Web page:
A car that comes with a drone to see what’s causing the traffic snarl ahead, another that accepts deliveries while you’re at work, and a self driving car with seats that face backwards.
Welcome to the 2014 Geneva motor show where the weird on wheels are poised to take centre stage when the doors open to the world's media on Tuesday (March 4).
Of course, these crazy concepts rarely make it to showroom floors but they’re an opportunity for the car world to demonstrate what’s possible if not sensible.
As technology giant Apple prepares to unveil its next generation of in-car integration on the eve of the show, there will be plenty to distract show-goers.
Swiss tuning firm Rinspeed has a reputation for stretching the imaginations of its designers (last year it unveiled a tiny box-shaped hatchback that had standing room only, like a bus).
This year, it has converted a Tesla electric car with aircraft-style reclining seats and a massive flatscreen TV so you can become a coach potato while behind the wheel.
It’s a little premature because the introduction of the self-driving car will be a long, drawn out process, and one in which there will be much debate about the definition of “self-driving”.
Some cars on sale today already have automated functions, such as radar cruise control (that maintains a gap with the car it front) and automatic braking (Volvo, Volkswagen, Mercedes-Benz and others) in low-speed traffic.
But handing control completely to the automobile and wirelessly connected traffic lights is still the better part of two decades away. “How long before we can actually handle all of city traffic without any human intervention? I’d say 2030 or 2040,” says Audi’s autonomous driving expert Dr Bjorn Giesler.
“City traffic is just so, so complex that’s there’s always going to be a situation where the driver needs to come back to the driving task.
“I don’t think (technology) can handle everything the city can throw at you right now. That’s going to take a long time.”
The futuristic-looking Renault Kwid is making its European debut after being unveiled at last month’s Delhi motor show. A toy-sized remote controlled drone has tiny onboard cameras that send images back to the car. Even the company admits it’s a fantasy, but at least it’s one shared by most people in the daily grind.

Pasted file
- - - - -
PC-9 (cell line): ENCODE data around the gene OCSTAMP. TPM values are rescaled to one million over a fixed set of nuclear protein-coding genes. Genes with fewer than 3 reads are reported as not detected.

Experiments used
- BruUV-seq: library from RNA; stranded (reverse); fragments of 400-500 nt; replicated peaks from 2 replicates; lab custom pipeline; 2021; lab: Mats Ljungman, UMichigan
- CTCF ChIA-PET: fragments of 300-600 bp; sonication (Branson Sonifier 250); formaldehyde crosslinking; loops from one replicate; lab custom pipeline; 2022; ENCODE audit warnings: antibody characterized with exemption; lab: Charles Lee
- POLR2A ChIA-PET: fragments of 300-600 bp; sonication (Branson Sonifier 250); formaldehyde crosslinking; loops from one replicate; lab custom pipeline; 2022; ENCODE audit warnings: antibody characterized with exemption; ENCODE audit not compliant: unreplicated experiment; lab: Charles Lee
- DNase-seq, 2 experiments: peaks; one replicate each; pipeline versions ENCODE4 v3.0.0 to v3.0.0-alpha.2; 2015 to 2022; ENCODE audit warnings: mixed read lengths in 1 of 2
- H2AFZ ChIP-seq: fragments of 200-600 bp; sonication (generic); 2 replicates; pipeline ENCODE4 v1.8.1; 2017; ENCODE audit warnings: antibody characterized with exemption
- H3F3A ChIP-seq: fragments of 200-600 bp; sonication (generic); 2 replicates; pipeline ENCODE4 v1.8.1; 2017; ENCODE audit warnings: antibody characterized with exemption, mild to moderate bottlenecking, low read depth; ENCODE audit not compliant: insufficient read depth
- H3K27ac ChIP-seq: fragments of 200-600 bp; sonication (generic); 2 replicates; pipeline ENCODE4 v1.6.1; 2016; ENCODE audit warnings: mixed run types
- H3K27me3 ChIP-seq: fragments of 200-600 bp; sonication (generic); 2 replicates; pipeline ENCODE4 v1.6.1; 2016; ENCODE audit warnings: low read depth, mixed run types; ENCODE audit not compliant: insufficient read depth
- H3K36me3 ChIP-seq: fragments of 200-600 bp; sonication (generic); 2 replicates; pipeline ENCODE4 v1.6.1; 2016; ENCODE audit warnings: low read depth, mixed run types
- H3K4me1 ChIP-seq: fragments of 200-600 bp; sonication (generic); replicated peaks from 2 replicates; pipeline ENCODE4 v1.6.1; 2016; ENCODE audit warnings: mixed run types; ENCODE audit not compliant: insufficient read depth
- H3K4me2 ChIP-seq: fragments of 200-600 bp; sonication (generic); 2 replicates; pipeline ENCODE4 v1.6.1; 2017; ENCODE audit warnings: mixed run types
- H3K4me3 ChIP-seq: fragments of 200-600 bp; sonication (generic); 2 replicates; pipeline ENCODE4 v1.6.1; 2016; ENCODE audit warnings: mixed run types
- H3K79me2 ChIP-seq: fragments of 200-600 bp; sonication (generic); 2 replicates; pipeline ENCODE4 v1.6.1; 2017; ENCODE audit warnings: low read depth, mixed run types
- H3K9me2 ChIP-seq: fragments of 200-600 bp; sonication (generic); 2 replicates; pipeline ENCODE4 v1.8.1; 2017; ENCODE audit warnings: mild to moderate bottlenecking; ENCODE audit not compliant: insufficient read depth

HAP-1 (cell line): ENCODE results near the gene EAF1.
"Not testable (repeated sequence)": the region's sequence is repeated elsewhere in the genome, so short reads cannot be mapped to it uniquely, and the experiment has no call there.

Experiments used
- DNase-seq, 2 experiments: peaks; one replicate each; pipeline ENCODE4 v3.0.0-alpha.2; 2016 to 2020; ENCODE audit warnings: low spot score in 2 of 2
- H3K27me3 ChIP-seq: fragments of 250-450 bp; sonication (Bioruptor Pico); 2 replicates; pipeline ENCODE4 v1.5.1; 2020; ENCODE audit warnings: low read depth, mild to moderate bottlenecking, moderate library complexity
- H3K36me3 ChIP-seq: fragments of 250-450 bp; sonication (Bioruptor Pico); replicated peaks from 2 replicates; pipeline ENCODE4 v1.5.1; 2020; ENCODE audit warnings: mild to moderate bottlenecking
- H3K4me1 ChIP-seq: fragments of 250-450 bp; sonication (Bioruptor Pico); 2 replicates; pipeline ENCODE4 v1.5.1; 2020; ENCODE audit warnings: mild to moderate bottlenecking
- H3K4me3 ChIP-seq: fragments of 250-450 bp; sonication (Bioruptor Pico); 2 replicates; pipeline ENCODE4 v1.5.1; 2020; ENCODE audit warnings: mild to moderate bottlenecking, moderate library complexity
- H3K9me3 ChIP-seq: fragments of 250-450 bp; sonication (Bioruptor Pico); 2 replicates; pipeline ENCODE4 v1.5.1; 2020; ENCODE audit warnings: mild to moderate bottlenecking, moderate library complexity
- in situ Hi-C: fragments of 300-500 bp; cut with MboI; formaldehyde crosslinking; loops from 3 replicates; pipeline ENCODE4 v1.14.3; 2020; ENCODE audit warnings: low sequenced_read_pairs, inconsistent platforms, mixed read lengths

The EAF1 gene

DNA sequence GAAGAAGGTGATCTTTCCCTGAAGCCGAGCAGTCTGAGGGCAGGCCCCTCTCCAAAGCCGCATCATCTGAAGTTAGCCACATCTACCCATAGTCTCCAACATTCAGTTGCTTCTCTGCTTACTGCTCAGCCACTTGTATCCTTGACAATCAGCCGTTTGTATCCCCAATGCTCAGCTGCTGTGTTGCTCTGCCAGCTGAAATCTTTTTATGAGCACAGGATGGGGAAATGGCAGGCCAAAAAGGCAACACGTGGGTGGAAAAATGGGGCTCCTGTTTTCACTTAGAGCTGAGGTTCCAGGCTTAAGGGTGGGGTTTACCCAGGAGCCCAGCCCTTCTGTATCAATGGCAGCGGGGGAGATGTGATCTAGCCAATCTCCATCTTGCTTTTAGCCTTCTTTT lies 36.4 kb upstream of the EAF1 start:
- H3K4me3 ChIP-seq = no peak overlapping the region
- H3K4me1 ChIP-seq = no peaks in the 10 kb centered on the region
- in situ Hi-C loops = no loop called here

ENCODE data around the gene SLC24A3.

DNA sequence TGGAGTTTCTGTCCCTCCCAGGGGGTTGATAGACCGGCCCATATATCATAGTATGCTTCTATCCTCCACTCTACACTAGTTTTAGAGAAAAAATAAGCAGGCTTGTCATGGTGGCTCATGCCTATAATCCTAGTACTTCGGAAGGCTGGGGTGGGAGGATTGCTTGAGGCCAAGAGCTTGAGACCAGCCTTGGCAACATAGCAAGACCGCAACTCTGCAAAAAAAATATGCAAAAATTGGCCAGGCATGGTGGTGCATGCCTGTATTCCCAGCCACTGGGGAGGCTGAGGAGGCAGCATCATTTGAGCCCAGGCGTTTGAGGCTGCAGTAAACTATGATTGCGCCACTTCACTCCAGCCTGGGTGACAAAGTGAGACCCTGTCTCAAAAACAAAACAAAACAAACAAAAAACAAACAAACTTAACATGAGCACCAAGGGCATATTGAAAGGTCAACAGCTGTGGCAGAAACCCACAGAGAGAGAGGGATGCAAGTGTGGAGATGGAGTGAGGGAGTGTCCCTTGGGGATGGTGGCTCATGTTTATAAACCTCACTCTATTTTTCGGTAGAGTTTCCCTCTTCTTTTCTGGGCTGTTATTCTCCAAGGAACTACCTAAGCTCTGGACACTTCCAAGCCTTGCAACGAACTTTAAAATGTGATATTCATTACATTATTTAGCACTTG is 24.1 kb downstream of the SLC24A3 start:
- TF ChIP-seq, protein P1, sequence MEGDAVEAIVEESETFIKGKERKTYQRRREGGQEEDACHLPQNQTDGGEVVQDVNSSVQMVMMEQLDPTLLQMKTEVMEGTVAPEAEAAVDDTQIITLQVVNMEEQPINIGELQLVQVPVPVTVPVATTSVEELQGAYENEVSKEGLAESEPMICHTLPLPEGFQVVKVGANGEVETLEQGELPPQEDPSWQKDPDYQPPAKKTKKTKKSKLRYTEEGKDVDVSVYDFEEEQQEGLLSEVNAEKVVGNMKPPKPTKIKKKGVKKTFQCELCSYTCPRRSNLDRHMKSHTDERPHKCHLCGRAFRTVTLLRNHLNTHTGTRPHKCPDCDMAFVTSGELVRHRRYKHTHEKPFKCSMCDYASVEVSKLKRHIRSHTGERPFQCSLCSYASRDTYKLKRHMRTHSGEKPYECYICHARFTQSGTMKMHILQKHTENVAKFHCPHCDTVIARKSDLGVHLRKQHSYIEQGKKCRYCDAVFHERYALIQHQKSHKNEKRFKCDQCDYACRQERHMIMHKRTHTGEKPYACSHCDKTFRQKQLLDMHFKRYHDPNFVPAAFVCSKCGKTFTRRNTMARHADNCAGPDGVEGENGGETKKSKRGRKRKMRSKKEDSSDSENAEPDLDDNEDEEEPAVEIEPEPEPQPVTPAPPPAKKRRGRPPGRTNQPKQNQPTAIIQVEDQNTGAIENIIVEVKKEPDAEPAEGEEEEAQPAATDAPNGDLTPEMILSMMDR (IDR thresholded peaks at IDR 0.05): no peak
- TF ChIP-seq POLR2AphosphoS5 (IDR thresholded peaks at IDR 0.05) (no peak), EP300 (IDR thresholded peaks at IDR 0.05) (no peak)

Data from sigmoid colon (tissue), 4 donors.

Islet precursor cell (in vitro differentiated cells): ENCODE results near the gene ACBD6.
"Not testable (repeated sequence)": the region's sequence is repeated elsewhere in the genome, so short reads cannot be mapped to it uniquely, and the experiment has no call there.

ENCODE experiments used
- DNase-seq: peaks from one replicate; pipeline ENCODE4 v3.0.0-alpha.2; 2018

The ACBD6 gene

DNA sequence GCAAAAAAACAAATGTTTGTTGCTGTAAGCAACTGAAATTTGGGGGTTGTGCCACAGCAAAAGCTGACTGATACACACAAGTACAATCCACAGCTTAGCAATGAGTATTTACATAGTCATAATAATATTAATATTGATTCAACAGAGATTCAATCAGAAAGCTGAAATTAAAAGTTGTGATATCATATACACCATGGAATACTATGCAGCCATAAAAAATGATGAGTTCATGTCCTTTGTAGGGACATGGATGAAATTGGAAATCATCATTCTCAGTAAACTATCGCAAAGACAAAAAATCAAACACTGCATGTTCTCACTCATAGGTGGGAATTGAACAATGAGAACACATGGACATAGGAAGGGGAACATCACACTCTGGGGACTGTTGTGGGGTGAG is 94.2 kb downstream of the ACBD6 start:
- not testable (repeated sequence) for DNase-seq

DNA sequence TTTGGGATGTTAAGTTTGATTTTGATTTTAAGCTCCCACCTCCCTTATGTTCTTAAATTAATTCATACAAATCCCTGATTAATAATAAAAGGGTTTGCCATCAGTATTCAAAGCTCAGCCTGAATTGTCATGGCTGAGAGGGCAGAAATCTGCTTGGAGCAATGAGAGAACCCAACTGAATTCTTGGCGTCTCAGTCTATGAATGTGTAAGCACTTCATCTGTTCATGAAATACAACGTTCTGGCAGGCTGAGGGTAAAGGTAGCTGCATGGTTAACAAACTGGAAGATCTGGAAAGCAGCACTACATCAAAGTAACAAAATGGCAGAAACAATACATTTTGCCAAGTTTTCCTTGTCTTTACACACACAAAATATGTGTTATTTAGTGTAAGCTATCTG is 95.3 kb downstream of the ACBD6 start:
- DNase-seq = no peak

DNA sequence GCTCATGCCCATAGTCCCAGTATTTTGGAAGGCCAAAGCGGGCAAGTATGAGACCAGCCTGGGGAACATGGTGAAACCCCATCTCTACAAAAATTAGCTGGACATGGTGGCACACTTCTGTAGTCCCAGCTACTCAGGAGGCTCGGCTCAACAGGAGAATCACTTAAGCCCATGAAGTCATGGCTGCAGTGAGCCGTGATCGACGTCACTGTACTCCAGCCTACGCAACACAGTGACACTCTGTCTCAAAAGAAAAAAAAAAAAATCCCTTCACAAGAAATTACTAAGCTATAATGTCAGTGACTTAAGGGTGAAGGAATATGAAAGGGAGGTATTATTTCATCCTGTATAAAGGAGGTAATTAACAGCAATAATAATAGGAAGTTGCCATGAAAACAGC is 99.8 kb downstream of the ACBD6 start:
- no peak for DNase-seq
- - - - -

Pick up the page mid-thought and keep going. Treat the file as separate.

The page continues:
Meanwhile Swedish car maker Volvo is due to unveil a new wagon that can accept deliveries even if you’re nowhere near it. The car doors will unlock remotely using a mobile phone, and lock again once the parcel is delivered.
One of the weirdest cars that will actually make it into showrooms is the uniquely-styled and oddly named Citroen Cactus. It’s based on Citroen’s new small car and designed to turn heads and change minds about compact SUVs. It’s not yet confirmed for Australia, but if it does make it Down Under the company may want to consider changing the name.
Of course, it wouldn’t be a motor show without supercars. Lamborghini will give its new Huracan supercar its first public outing -- and there’s not a hybrid badge anywhere near it. Indeed, the only electric motors in this V10 Lamborghini are the electric seat adjusters.
Ferrari has a new convertible: the California T stands for “targa roof” but could also stand for turbo as it marks the Italian maker’s return to turbo power with a twin-turbo V8 to meet stricter European emissions laws.
And finally, there is yet another limited edition Bugatti Veyron. The world’s fastest car -- which has a Guinness World Record top speed of 431 km/h -- is nearing the end of its production run with a 2.2 million Euro special edition.
The company is struggling to shift the last 40 cars, worth a combined total of about $85 million before taxes. Bugatti has reportedly made a loss of every Veyron it has built. Bugatti has sold out of the 300 coupes it built since 2005, and just 43 of the 150 roadsters, introduced in 2012, remain to be built before the end of 2015.
This reporter is on Twitter: @JoshuaDowling